-GM to CM - handles the -GM case

GM to CM - handles the +GM case

-CM to GM - handles the -CM case

CM to GM - handles the +CM case

The fields all return Null for cases they can't handle, so no extra bars are drawn. Note that the Measure Names are very specifically sorted to draw the lines properly, if they get out of order you're probably going to have play with the Color Shelf to figure out what goes where.

The calculations could probably be optimized to reduce the number of them, there would be three at a minimum (two for the bars and one for the spacer). Also, it could be possible to do this sort of thing using Custom SQL to perform the aggregations in the underlying query (I got the idea for this from an old Joe Mako post where he'd used Custom SQL to create a similar view).

In terms of cleaning up the view, the reference line formats could be changed to more clearly flag what they go with. The Color Shelf is a mess of variables, if I were using this in a dashboard I'd create my own legend and not use the Color Shelf.

Workbook is attached, let me know if this works for you!

Jonathan

• ###### 2. Re: Using Gantt Chart To Display Margin Walk

"...Measure Names/Values ...Tableau does not allow us access to ... those convenience variables, so there is no way to create...."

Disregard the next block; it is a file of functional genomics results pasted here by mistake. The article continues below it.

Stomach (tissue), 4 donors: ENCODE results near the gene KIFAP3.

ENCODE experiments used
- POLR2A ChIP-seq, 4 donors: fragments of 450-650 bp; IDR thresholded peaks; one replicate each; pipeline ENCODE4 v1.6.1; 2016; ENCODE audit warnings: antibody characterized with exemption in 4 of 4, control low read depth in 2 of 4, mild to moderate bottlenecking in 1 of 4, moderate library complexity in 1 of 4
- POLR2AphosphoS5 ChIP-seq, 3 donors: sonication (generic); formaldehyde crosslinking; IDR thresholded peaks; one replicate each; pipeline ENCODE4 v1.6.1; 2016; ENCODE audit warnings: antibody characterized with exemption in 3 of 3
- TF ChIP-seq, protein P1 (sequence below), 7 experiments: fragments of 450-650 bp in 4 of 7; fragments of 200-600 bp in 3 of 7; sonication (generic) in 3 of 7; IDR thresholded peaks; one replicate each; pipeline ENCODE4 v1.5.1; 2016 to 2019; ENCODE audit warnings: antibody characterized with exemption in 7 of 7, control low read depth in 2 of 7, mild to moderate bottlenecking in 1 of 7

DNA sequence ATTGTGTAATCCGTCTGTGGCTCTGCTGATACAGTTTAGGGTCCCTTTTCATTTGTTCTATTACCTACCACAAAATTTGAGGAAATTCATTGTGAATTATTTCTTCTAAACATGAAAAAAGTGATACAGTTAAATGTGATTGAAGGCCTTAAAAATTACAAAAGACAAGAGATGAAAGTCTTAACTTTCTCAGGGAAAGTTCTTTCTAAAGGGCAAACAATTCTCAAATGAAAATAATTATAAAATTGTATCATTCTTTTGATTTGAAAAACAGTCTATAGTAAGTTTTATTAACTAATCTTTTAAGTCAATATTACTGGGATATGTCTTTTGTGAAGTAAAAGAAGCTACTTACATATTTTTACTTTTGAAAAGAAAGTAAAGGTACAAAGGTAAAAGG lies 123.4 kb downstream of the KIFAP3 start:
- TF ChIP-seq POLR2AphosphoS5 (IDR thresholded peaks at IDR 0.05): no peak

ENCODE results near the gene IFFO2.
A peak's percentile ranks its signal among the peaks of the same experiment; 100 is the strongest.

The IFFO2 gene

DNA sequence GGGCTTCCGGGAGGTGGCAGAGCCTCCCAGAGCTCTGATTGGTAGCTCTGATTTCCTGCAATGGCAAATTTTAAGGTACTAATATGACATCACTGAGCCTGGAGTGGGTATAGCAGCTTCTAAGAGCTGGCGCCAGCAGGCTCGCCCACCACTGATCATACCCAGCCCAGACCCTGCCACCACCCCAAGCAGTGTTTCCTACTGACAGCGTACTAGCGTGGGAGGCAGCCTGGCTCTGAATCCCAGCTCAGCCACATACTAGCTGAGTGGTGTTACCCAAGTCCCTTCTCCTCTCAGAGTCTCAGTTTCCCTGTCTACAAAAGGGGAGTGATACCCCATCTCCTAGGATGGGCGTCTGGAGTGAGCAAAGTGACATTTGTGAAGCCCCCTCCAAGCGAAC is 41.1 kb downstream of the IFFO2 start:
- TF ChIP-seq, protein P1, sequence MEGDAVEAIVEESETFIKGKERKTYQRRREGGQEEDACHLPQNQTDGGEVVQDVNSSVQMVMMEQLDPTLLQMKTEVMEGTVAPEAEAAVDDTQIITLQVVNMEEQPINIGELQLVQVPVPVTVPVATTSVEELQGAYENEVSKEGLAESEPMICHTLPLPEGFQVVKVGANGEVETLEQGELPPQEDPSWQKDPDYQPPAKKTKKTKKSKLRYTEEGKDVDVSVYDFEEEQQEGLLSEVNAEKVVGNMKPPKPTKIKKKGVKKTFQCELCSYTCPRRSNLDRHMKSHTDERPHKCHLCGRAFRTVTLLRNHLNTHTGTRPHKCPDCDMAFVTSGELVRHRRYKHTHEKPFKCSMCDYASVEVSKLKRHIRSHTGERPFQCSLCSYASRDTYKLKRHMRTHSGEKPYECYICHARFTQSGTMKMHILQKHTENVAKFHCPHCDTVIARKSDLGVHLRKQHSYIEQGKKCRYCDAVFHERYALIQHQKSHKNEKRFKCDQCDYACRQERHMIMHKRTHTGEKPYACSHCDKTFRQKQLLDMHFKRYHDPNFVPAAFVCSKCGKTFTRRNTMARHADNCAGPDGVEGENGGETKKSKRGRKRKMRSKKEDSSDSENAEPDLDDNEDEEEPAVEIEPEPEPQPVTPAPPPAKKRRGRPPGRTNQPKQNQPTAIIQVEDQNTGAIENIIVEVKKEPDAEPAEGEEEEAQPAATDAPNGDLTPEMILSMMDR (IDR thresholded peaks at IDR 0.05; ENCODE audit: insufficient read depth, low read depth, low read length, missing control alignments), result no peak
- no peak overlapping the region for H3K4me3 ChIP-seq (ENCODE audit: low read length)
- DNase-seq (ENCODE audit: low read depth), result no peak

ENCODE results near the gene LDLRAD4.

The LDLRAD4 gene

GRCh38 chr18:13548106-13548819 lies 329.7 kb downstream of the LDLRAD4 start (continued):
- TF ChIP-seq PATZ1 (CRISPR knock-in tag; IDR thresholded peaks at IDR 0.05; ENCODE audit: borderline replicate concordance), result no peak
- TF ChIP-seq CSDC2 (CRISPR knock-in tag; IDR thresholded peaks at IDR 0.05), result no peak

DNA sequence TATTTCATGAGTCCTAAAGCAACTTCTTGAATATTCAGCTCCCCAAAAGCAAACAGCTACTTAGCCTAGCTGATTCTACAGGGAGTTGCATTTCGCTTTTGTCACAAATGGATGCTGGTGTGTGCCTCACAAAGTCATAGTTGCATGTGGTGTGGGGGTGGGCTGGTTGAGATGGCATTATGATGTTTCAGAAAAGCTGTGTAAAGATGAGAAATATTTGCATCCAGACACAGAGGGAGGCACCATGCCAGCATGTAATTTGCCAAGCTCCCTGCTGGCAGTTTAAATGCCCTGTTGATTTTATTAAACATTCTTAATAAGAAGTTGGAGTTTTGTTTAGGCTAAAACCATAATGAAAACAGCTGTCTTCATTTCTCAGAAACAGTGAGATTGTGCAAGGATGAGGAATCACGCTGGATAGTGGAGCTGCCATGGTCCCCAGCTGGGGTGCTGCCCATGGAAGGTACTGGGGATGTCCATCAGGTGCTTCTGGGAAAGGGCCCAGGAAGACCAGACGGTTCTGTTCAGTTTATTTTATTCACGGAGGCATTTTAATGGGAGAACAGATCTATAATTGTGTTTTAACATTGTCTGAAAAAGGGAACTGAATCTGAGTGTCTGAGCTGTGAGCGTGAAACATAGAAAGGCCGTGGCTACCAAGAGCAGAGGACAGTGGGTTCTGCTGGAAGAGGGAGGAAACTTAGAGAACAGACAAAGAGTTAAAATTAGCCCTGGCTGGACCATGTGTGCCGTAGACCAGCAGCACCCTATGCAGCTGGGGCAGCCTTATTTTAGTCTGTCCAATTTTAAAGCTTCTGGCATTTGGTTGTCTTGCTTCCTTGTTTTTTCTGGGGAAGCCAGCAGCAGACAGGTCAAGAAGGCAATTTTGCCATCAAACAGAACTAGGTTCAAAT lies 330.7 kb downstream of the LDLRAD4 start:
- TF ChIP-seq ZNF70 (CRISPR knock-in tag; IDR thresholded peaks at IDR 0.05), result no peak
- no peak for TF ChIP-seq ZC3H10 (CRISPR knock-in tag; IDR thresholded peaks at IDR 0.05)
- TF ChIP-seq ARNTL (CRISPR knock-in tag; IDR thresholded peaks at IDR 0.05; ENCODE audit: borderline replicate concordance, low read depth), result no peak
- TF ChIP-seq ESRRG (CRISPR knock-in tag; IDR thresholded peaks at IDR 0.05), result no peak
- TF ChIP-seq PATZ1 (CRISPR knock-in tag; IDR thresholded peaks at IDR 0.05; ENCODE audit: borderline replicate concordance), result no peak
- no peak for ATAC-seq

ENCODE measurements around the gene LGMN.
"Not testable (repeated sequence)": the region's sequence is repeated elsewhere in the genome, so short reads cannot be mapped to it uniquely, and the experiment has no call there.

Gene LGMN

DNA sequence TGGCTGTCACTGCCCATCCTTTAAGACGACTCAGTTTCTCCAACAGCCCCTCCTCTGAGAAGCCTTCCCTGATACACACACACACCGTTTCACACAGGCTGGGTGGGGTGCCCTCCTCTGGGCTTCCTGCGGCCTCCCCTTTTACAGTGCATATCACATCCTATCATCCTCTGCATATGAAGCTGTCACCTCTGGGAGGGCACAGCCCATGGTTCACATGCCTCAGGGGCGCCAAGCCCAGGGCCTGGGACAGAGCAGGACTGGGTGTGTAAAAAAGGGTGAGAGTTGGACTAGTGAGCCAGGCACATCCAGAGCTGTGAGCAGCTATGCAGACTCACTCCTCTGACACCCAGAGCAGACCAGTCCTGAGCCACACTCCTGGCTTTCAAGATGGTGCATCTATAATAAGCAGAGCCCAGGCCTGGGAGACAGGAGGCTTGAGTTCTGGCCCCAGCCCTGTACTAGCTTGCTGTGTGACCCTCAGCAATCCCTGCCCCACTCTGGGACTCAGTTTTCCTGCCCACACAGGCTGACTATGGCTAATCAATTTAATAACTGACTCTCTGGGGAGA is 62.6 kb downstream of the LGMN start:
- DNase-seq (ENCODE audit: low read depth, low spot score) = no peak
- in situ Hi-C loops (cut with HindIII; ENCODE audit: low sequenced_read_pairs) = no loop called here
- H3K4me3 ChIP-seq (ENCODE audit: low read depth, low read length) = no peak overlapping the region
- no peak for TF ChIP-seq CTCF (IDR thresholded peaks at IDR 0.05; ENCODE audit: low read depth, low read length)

--Shawn

• ###### 3. Re: Using Gantt Chart To Display Margin Walk

This is the Tableau jackpot! The content you have given me is excellent and works very nicely! This is the exact look I was going for. I just didn’t know that it was going to be that complicated.

Would you have the link to the Joe Mako post you referenced? I’d be interested in taking a look at it to see how Custom SQL was used.

I appreciate your time and effort my man! Thanks!

• ###### 4. Re: Using Gantt Chart To Display Margin Walk

You're welcome!

Sorry, I don't have the link. If you search on Joe Mako and Custom SQL you might find it, you will certainly find other examples.

Jonathan

• ###### 5. Re: Using Gantt Chart To Display Margin Walk

Here is another option, use custom SQL to connect to the data, something like:

SELECT *, "CM %" AS [Measure] FROM [Sheet1\$]

UNION ALL

SELECT *, "GM %" AS [Measure] FROM [Sheet1\$]

UNION ALL

SELECT *, "MM %" AS [Measure] FROM [Sheet1\$]

then create a calc field like:

CASE ATTR([Measure])

WHEN "CM %" THEN sum([Cont \$])/sum([Net Revenue])

WHEN "GM %" THEN sum([Gross Margin \$])/sum([Net Revenue])

WHEN "MM %" THEN (sum([Net Revenue])-sum([Total Std Mat Costs]))/sum([Net Revenue])

END

I called it "Value"

CASE ATTR([Measure])

WHEN "GM %" THEN "GM to CM"

WHEN "CM %" THEN "CM to MM"

END

and a Length field:

LOOKUP([Value],1)-[Value]

setup the worksheet, sorting the Measure field, setting the compute using for Length to use Measure, filtering out when the Length is null.

see the attached.

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• ###### 6. Re: Using Gantt Chart To Display Margin Walk

Joe,

That is also a very helpful approach. Once Jonathan mentioned Custom SQL it got my wheels turning. I was looking for some of your older posts that he mentioned, but I'm glad you found me! Thanks a ton for your help!

Jason